Therefore, commitment to coffee and the gym---though definitely modulated and dialed back a bit during this pregnancy continued. Sometimes, less is more…


Anonymous said…
All i can say is WOW Nicole! i do enjoy receiving your newsletter. I love learing new stuff everyday and each one is better than the last!! Keep rocking!!! Long live Drinking Coffee All The Time!
Nicole Gray said…
Hey Luann!
Wow back at you. Being well caffeinated definitely makes us more productive and ambitious. You are the epitome of productivity, btw....a true coffee-drinking pro!
Anonymous said…

What you've described is both; very typical symptoms of Depression and an addictive dependency. Obviously you've recognized this in yourself.

I suggest that you consider taking a longer time without the coffee. During this time, perhaps keeping a journal would be helpful. Attempt to get along without your drug, even it makes you feel uncomfortable.

If, after a reasonable amount of time to condition yourself to alternatives, healthy alternatives, you still feel these symptoms of Depression or the feelings are worse, you should seriously consider talking to a professional.

This type of condition is completely curable. I'm fairly certain that you can operate on a high level and be productive and ambitious without your drug of choice.
Anonymous said…

Dateline Western Hemisphere, Earth...

I just picked up some Kicking Horse Coffee (visit them on the web) or Amazon (the website not the rainforest, although you may want to pop on down to the rainforest to see what all fuss is about).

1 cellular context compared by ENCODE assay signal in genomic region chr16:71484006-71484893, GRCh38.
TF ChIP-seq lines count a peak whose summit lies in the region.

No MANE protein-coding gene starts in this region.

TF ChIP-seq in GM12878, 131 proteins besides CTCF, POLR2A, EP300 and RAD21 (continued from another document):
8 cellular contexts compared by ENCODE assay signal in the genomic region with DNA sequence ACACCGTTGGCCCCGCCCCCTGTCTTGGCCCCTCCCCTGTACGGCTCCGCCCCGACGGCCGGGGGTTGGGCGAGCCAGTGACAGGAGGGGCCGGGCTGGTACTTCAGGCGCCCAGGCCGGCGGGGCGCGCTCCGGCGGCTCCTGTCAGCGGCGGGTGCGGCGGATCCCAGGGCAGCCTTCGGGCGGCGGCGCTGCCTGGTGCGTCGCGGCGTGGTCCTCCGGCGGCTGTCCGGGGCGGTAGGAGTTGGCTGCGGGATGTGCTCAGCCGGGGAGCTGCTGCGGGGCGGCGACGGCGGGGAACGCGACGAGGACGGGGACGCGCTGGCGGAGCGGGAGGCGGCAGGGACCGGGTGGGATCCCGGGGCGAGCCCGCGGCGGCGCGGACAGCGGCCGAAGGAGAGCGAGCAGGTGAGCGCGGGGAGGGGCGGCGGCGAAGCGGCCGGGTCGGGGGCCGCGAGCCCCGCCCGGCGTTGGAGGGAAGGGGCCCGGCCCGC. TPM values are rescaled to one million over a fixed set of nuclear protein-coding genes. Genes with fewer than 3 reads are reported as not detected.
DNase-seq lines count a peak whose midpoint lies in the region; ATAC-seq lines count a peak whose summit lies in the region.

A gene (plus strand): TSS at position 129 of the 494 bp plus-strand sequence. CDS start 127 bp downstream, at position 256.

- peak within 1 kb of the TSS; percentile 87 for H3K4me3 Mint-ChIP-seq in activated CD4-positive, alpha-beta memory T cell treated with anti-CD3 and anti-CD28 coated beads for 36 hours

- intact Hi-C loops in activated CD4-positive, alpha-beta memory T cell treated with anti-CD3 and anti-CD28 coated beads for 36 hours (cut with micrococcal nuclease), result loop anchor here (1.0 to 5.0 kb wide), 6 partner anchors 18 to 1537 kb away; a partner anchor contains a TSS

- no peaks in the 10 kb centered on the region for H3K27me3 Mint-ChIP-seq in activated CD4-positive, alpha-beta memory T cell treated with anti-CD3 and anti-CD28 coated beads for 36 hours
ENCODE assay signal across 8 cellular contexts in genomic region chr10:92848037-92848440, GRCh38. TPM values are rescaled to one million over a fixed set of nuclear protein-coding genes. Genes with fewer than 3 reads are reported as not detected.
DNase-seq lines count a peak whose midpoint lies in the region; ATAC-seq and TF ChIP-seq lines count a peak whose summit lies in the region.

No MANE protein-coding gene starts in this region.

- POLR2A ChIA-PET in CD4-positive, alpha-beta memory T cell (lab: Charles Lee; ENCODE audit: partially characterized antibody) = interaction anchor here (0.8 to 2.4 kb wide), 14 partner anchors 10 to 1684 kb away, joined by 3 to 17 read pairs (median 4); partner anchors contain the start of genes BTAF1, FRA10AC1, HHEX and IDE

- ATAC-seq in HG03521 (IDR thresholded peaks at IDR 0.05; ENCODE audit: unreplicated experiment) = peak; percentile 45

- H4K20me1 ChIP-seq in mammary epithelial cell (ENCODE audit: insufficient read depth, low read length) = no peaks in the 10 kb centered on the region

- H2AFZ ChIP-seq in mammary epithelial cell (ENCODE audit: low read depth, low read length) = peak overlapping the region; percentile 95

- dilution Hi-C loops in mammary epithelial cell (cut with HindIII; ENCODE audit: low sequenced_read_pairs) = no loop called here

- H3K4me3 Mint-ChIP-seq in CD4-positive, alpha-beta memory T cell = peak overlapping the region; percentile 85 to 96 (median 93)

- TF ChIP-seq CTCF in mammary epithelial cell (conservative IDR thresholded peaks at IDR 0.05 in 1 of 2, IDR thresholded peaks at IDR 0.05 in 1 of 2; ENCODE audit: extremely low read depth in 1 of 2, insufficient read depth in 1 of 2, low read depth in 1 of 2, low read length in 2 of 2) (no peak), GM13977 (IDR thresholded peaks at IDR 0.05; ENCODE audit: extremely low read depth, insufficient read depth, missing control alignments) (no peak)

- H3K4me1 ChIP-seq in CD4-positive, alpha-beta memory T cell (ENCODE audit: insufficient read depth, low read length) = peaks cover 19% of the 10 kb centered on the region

It is certified Organic (no Ganic in there), and certified Fair Trade (whatever the hell that means, it certainly sounds as if it could be a good thing)!

There are several kinds available. I am firing up the 454 Horse Power blend in a few short hours. My crack team of brewmasters and baristas are silently plotting their tactics as I write this missive.

Soon, and by that I mean later, I will be basking in caffeine induced hyper-activity.

From Amazon (the website, not the place with all that rain), some reviews;

Pam Potter of Blaine, Wa. USA (Earth), writes; Yummy!

Cathy Shuhler of Bellingham, Wa. calls it; "a must try"!

Reports to follow...
Anonymous said…

Glad to hear of your knocked-upedness (sorry, it's not easy to keep up with phrases like; "paroxysms of displeasure").

May I suggest a name?

Since your child is likely to be born in the Year of the Dragon.
How about Bruce Lee Gray-Chan? B.L. was both born and died in the year of the Dragon as I'm sure you're well aware.

Or possibly, Juan Valdez Gray-Chan? The multi-cultural international coffee ramifications of such a name are simply mind-boggling!

Obviously, Dorian Gray-Chan is much too obvious. It would probably make you think twice about having a portrait done as well.

Earl Gray-Chan? No, no, no!

Hmmmm? Maybe these choices are too eclectic. How about Joe? You could have a cup 'o' Joe w/ Joe. Wait, I've got it! Java!!!!
Java Gray-Chan!, Yes!

Java, a name, a life-giving drink, AND a programming language! All bases covered. Java, that's it. I believe it means; grand, high, exalted mystic ruler in Dutch.


Alternatively, Flossie has nice ring to it and it would remind your progeny to take oral hygiene seriously.
Lisa D said…
Love coffee. Did not give up when pregnant, just cut back to 1 (okay sometimes 2 a day. Montclair still lacks a decent coffee shop though. Love the ritual of making my morning coffee - sometimes stovetop espresso and sometimes French press.
Nicole Gray said…
Very interesting comment stream. Thanks. Note that I am first and foremost a well-trained Medical Writer. I focus primarily on pharmaceutical marketing. We tend to know our way around the evidence (peer-reviewed clinical data)---because otherwise, the information I provide in conjunction with broader teams of people could compromise the health and well-being of people and compromise me professionally.